Jim Hopkins on current issues

Jim Hopkins is a Herald columnist

Jim Hopkins: Remember who owns the election

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Tomorrow we take part in a long and glorious tradition to determine the future

This much is certain; better ballots than bullets. We vote tomorrow because we can. It's the gift of our history. In Syria and Egypt, they will fight. Because they must. They are making their history now. While we are making our private choices, people will be shot on the streets and in the squares of Syria and in Egypt, fighting to get what we take for granted. Hobson brought the franchise with him. It was ours from the start.

When this country was born in 1840, it was already 3000 years old. Our history was here from the start. Strands from Egypt, Judea, Greece, Rome, Scandinavia and 2000 years of English history - faith, science, politics, law, engineering, philosophy, art, manners - we got the the lot, off-the-peg, a mansion of notions in which we could roam, redecorating here and modifying there but spared the need to build our place from scratch.

So, tomorrow, when you vote, spare a thought for the Tolpuddle Martyrs and the barons who forced King John to sign the Magna Carta and those long-ago Norsemen who took their proto-parliament to England and the Romans and Plato and the Chartists and Cromwell and Churchill and Thomas Payne and a million more besides. They gave us our social DNA. They're the architects of our attitudes. They fought our battles for us. They're the reason we're voting, not fighting.

We don't have to fight. Indeed, you could argue we don't even have to think. Borrowing $300 million a week for the last 24 months or thereabouts has insulated us from many of the world's ugly new realities.There've been no riots here, no fires, no flames, no battles in the streets. Our Government hasn't had to do what the Greeks and the Italians and Spanish are compelled to do. They've had to slash and burn, hack and chop, cut and cancel. We haven't. Not yet. A bit of trimming, some tightening of the belt, a little judicious pruning and that's it.

No-one's really worried. Not yet. Life goes on and little squabbles flare but, basically, we feel reasonably safe, secure and cosy. Thanks to all those cash cows out in our paddocks, we've been able to borrow and cope. If they (the cows) didn't moo what they do moo well, we wouldn't have scored all that dosh. But we have. And that's a very good thing. Make no mistake. The air bag of income has cushioned us. It's meant we've had a soft (or softish) landing, rather than the violent collision between the state and the people we've seen unfold in Athens.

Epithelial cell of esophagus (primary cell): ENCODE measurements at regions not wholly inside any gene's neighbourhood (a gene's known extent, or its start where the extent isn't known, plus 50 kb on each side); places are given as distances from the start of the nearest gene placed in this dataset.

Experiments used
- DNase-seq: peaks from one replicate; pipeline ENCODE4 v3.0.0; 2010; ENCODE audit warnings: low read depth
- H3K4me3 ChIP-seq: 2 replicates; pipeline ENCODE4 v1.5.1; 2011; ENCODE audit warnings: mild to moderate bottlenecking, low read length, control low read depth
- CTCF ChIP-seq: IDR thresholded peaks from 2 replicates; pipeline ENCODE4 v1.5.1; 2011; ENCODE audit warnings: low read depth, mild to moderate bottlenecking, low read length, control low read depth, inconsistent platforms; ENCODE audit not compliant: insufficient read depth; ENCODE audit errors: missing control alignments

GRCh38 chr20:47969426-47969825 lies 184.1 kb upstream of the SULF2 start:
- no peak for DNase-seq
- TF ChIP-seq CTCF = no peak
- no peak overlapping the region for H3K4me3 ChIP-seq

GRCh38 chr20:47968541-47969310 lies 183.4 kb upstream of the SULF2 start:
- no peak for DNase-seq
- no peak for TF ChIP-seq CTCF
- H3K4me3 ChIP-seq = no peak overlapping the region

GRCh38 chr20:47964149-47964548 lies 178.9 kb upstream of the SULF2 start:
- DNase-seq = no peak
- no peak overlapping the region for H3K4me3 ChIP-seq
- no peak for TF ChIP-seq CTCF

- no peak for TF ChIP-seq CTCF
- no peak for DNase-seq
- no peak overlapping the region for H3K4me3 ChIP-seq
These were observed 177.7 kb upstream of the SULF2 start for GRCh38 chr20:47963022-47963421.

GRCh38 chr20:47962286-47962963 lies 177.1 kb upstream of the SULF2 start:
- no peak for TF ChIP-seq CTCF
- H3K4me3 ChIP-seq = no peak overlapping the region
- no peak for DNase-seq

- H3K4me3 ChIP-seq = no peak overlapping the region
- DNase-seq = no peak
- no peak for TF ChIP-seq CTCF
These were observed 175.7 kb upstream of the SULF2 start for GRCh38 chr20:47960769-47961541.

But, wait. There's less. Coming soon to a budget near you. On this much, all the parties currently using our money to sell us their policies seem to agree. "This is the worst economic crisis in our lifetimes." Peter Dunne said that yesterday morning during a minor party leaders radio debate. And all the other leaders concurred. However different their solutions may be, they all identify the same problem.

So do Mr Key and Mr Goff. Both say the world is a gurgler down which we may yet go. Whichever wins the right to form a government may as well change their name to Jenny Craig because each in their own way is saying we'll be going on a very strict dollar diet in the next little while. One way or another, they'll be cutting our cash calories. That's how it is now; here, there and everywhere. Basically, every politician in the world has got the same job today. They're all burping the baby who's been gorging on debt and hoping like heck it won't throw up all over them.

Quite why anyone would want the job is a moot point. But someone will get it. And we will choose who that will be. Not as they are striving to do in Syria and Egypt but quietly, peacefully, with no tear gas or bullets being fired at us. There'll be no soldiers standing between us and the polling booth. The only impediment we'll encounter is our own indifference.

Our past has bequeathed us a franchise. Our future will be determined by it. And we have two choices tomorrow. We can choose who we vote for and also how we vote. There's a range of views on this matter. Mr Goff favours MMP, Mr Key prefers SM. Others want Preferential Voting. Some hanker for FPP. Putting aside the merits of each, there is another, even more important issue. Our control of the process.

Unless we vote for change, the politicians will decide how they are elected. They may tinker with MMP or change it radically. The choice will be theirs, not ours. A vote for change will ensure a second referendum, with MMP tested against one of the alternatives. It means we will control the evolution of our peaceful democracy. Let the politicians address the economy. But the elections belong to us!

- NZ Herald

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